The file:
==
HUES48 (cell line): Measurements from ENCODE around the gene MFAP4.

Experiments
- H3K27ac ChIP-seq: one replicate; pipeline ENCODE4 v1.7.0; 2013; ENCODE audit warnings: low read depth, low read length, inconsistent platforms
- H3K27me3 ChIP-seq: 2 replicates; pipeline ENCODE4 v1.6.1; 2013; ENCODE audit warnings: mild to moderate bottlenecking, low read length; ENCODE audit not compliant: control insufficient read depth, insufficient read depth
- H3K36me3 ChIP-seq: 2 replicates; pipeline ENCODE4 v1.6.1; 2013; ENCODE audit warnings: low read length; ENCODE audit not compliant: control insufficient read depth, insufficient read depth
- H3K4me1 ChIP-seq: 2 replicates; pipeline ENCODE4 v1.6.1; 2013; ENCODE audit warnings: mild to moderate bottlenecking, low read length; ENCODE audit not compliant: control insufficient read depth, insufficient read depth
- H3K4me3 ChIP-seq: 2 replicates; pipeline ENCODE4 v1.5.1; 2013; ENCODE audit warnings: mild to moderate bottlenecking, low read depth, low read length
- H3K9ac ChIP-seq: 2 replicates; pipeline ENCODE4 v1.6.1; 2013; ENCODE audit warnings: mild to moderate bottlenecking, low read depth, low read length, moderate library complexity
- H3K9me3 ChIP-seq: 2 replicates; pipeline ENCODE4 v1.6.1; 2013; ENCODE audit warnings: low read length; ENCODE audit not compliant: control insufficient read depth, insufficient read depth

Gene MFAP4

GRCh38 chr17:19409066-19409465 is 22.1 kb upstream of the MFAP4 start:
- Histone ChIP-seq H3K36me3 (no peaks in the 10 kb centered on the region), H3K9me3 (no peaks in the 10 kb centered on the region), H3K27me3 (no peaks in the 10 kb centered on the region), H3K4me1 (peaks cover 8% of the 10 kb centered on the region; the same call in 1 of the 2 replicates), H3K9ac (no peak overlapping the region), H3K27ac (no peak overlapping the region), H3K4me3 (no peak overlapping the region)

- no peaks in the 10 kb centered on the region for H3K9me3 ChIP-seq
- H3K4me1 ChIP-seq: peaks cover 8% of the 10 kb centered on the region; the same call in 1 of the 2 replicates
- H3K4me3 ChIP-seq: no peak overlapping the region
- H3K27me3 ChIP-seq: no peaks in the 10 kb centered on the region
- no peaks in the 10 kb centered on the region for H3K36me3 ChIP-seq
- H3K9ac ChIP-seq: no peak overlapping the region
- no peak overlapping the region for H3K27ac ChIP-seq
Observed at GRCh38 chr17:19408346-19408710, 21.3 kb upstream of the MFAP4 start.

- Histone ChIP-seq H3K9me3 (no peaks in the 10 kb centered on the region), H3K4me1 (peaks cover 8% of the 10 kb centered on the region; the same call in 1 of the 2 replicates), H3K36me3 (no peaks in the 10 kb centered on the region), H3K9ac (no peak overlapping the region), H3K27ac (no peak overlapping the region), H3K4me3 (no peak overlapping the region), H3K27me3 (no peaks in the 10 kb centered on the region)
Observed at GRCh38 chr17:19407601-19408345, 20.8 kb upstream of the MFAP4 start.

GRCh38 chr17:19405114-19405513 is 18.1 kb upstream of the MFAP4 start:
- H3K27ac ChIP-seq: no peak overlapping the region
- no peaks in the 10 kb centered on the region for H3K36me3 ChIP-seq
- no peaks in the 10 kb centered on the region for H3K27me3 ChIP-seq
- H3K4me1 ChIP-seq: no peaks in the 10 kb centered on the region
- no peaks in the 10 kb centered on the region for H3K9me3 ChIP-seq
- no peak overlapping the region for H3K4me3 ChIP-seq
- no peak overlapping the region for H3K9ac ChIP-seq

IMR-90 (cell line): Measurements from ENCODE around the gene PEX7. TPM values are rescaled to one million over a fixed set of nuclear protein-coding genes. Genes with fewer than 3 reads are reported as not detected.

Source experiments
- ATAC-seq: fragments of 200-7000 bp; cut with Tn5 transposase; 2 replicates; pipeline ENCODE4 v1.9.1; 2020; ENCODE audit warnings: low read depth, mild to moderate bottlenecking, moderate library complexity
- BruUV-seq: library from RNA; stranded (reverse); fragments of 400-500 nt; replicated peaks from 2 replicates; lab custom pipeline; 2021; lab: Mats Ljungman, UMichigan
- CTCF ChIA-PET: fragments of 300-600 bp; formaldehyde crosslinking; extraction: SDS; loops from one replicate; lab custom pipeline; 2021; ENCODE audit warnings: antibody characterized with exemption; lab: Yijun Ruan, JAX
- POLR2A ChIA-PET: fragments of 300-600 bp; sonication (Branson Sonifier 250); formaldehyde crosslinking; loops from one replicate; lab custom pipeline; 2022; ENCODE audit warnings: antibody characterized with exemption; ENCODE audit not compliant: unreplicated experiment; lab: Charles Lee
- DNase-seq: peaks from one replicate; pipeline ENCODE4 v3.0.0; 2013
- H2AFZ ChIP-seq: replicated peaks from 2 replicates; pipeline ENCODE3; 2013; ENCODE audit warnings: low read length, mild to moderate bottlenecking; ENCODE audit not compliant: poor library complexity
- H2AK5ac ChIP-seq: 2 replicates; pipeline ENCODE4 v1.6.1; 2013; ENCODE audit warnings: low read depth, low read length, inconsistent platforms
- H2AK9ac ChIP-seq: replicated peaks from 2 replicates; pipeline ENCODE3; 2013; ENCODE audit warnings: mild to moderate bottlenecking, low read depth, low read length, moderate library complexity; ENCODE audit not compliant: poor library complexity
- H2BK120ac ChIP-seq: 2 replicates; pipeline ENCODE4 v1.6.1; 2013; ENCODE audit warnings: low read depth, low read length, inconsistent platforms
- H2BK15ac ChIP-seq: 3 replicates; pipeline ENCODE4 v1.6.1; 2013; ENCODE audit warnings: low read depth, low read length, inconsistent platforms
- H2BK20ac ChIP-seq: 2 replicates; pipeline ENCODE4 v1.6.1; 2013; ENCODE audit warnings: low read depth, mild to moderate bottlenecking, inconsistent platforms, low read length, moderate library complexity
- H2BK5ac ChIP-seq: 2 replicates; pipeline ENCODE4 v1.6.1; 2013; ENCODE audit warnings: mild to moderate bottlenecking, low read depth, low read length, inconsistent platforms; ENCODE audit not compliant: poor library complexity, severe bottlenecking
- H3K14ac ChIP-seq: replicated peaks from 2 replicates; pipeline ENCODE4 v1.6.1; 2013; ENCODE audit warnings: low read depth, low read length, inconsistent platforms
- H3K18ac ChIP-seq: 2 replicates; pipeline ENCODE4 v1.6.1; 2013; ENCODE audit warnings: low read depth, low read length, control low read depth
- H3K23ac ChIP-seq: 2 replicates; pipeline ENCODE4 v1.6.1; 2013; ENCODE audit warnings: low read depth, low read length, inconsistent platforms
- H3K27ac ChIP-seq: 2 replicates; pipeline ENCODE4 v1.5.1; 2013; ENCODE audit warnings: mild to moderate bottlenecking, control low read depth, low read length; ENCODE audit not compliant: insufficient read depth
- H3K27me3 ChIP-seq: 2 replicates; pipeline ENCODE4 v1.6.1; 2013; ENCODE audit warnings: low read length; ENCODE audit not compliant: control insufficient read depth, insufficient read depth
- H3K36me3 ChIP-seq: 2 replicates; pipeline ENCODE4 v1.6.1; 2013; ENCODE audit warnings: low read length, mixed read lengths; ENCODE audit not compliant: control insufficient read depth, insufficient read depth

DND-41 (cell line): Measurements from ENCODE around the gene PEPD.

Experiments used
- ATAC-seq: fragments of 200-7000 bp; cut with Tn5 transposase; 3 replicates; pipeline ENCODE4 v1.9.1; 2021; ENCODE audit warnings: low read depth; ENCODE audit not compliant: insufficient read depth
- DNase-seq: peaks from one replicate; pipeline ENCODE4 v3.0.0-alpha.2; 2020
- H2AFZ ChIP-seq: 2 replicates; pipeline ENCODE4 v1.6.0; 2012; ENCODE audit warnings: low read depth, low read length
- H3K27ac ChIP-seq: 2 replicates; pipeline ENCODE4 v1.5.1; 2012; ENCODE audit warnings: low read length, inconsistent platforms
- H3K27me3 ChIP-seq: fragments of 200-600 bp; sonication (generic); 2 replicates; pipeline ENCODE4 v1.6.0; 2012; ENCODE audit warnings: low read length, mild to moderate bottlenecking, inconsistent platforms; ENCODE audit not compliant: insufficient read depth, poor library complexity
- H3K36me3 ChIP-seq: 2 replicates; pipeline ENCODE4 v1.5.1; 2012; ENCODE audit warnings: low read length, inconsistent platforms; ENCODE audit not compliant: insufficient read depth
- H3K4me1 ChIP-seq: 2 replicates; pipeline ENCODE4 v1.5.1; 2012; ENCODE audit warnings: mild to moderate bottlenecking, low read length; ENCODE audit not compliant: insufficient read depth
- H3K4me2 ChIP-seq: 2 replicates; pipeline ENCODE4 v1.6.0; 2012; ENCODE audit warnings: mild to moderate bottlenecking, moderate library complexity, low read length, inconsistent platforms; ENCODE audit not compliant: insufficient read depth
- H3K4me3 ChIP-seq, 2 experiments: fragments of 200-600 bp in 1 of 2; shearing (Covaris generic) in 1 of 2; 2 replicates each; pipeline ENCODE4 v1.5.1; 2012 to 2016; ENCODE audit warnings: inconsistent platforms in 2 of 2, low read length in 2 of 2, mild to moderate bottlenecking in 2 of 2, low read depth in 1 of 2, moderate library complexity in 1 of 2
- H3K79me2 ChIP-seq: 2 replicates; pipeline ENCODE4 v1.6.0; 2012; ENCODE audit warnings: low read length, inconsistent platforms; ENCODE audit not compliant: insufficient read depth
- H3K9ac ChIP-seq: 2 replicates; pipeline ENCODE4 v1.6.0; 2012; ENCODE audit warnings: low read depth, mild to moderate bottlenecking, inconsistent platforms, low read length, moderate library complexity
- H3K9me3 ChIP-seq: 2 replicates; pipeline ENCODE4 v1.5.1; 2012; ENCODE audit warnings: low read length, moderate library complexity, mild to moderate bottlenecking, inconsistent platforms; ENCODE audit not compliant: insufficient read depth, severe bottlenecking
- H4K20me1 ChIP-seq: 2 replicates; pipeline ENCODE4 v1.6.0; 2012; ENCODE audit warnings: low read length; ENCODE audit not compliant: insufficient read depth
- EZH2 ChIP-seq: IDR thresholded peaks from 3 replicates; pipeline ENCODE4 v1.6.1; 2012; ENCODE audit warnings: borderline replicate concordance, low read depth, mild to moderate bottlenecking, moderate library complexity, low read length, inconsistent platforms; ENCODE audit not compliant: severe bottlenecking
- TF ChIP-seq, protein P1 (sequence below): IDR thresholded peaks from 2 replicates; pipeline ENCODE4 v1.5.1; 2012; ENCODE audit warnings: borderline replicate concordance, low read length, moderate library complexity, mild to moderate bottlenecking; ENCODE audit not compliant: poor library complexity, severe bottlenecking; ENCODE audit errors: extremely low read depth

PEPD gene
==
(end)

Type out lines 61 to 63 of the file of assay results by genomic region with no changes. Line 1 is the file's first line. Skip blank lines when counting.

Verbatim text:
- H3K4me3 ChIP-seq, 2 experiments: fragments of 200-600 bp in 1 of 2; shearing (Covaris generic) in 1 of 2; 2 replicates each; pipeline ENCODE4 v1.5.1; 2012 to 2016; ENCODE audit warnings: inconsistent platforms in 2 of 2, low read length in 2 of 2, mild to moderate bottlenecking in 2 of 2, low read depth in 1 of 2, moderate library complexity in 1 of 2
- H3K79me2 ChIP-seq: 2 replicates; pipeline ENCODE4 v1.6.0; 2012; ENCODE audit warnings: low read length, inconsistent platforms; ENCODE audit not compliant: insufficient read depth
- H3K9ac ChIP-seq: 2 replicates; pipeline ENCODE4 v1.6.0; 2012; ENCODE audit warnings: low read depth, mild to moderate bottlenecking, inconsistent platforms, low read length, moderate library complexity